Radicals vandalized Queen Elizabeth II statue in Manitoba after it was restored
Radicals vandalized Queen Elizabeth II statue in Manitoba after it was restored

A day after it was reinstalled on the grounds of the Manitoba Legislature, a statue of the late Queen Elizabeth II was spray painted with the words “killer” and “colonizer” by far-left radicals. 

The statue had been toppled and damaged by protesters on Canada Day in 2021, along with a statue of Queen Victoria, which has yet to be returned.

Nobody has been charged as a result of the 2021 incident. 

At the time of the statue’s toppling, NDP MP NIki Ashton celebrated the vandalism as an act of “decolonization” and tweeted a heart emoji in response to a picture of protestors toppling the statue down.

“Decolonization on the grounds of our legislature on Treaty 1 Territory, the homeland of the Métis,” tweeted Ashton at the time. 

Queen Victoria, who ruled from 1837 to 1901, was the monarch when Canada entered Confederation. Queen Elizabeth II died on Sept. 8, 2022.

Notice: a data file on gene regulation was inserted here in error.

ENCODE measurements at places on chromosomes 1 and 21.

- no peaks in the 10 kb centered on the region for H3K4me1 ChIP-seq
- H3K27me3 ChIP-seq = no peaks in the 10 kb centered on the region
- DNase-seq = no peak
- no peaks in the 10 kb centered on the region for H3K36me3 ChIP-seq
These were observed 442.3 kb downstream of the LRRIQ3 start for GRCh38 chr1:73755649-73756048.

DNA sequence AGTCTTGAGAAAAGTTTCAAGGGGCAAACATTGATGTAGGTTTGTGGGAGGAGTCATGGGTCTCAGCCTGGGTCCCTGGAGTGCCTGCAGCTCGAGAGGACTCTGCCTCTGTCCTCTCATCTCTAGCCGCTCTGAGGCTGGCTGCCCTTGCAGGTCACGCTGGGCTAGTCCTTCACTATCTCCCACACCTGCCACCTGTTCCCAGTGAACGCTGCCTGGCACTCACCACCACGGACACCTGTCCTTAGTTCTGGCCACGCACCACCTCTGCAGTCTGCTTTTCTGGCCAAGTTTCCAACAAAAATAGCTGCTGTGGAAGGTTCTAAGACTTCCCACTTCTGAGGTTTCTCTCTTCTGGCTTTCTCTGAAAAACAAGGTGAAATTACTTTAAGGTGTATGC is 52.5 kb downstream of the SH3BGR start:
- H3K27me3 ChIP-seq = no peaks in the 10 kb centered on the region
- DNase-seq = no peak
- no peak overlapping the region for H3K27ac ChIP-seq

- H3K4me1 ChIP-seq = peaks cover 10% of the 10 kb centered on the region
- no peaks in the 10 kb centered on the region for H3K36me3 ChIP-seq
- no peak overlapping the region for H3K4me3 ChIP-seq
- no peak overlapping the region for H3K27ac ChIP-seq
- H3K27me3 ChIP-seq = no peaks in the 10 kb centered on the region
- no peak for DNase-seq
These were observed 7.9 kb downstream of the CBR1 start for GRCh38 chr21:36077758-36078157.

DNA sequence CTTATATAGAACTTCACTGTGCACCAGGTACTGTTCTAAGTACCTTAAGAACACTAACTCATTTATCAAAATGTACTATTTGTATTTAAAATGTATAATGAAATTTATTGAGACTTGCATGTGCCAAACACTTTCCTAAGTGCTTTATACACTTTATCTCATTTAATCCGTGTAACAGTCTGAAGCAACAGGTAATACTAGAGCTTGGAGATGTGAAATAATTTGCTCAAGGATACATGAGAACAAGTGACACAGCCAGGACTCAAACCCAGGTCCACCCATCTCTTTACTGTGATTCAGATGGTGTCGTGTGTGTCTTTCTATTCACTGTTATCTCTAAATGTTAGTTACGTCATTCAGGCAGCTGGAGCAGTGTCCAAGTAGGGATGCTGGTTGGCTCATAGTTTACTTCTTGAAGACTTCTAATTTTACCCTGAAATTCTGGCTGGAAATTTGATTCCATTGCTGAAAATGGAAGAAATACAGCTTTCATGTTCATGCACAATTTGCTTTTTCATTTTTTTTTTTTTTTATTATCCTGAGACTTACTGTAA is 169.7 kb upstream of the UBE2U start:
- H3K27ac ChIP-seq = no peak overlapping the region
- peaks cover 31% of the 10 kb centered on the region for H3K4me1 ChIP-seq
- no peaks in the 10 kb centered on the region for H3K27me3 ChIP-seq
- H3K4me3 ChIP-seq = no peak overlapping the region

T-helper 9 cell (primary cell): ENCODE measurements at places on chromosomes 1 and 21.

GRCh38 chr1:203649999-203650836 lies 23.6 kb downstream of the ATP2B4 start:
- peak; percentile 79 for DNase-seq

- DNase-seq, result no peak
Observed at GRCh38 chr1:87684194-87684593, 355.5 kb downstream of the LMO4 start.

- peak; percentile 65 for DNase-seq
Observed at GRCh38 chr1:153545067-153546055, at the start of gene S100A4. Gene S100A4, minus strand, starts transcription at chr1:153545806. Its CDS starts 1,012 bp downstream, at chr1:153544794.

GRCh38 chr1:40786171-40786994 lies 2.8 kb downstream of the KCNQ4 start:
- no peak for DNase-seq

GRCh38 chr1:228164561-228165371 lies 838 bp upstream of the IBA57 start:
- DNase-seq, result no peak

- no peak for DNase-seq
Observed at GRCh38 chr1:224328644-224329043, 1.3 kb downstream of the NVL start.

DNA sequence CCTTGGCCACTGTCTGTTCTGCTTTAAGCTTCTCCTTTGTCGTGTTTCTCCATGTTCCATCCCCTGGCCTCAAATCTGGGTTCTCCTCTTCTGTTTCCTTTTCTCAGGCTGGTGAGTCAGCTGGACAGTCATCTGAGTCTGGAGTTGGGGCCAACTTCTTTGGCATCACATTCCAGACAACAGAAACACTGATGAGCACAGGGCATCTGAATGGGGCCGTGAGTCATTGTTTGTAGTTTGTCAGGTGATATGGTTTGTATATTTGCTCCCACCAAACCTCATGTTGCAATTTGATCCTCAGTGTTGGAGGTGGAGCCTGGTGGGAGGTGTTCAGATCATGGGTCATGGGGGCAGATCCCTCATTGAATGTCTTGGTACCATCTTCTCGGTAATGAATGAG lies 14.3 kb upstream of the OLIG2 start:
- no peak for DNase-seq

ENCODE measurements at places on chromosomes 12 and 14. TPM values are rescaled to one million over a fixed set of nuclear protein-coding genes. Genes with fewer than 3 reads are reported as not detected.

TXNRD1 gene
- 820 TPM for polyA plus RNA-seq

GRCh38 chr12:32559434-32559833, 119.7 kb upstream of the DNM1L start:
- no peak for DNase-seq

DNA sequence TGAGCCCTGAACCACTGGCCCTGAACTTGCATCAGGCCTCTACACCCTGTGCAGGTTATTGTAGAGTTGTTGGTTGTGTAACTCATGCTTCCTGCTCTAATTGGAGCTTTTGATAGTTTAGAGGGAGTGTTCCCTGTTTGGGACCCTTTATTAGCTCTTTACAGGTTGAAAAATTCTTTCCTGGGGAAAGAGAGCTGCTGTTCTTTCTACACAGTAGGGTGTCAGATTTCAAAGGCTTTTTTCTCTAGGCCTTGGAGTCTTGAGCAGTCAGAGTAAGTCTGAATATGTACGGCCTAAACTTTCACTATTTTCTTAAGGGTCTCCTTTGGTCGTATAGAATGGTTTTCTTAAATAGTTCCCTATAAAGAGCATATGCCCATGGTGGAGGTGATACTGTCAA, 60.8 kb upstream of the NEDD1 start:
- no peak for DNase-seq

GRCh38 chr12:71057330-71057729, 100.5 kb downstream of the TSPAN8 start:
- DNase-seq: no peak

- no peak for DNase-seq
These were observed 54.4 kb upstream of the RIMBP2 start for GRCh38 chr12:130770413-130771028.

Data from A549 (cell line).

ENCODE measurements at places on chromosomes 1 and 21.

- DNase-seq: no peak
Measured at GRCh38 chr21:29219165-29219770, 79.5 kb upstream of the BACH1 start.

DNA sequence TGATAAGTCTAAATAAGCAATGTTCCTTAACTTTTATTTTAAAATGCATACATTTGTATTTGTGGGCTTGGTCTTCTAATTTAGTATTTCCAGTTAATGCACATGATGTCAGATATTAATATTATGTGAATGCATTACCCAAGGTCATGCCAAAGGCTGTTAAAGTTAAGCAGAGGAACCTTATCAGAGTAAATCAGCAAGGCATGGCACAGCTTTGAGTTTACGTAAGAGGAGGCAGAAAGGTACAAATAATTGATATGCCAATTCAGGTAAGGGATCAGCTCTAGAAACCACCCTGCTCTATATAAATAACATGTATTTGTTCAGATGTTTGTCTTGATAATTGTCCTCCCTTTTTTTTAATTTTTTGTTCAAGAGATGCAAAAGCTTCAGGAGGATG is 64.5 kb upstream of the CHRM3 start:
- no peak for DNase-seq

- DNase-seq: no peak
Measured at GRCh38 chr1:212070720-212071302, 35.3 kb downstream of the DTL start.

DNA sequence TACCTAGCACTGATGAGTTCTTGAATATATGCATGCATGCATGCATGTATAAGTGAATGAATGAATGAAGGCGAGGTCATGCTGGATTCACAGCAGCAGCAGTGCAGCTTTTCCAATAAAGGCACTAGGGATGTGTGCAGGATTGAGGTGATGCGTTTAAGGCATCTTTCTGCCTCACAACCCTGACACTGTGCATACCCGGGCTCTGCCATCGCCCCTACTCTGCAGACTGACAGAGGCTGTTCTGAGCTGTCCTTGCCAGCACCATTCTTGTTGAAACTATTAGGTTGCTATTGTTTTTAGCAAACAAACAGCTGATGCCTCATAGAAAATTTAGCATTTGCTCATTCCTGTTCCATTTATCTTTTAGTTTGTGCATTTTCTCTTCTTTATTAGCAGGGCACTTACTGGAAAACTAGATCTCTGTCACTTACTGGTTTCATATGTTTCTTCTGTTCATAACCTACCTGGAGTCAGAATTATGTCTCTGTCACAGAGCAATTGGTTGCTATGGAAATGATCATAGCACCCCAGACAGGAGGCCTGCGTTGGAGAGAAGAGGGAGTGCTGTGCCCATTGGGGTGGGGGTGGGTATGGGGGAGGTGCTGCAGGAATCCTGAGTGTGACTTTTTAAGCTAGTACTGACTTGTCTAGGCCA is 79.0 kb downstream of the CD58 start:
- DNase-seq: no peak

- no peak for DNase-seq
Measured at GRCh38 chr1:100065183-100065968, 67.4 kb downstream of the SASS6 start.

According to restorer, Charles Brunet, the statue was badly damaged after the 2021 incident. 

“The face was pushed in, the arm was scraped, and the whole base was totally crooked, too,” said Brunet. 

“I’m so elated. I’m so excited. She is up, she is looking good. She’s solid, too. I won’t be called again, I hope.”

According to Brunet, the statue has been reinforced with additional rods. 

“There’s a huge area for people to assemble now,” said Manitoba’s minister for government services James Teitsma when the statue was reinstalled. 

“We just want to make sure that the Manitoba legislative grounds are welcoming, are beautiful, and also reflect our shared stories and our history.”

Far-left activists have targeted statues of historical figures throughout Canada, including those of Canada’s first prime minister Sir John A Macdonald. 

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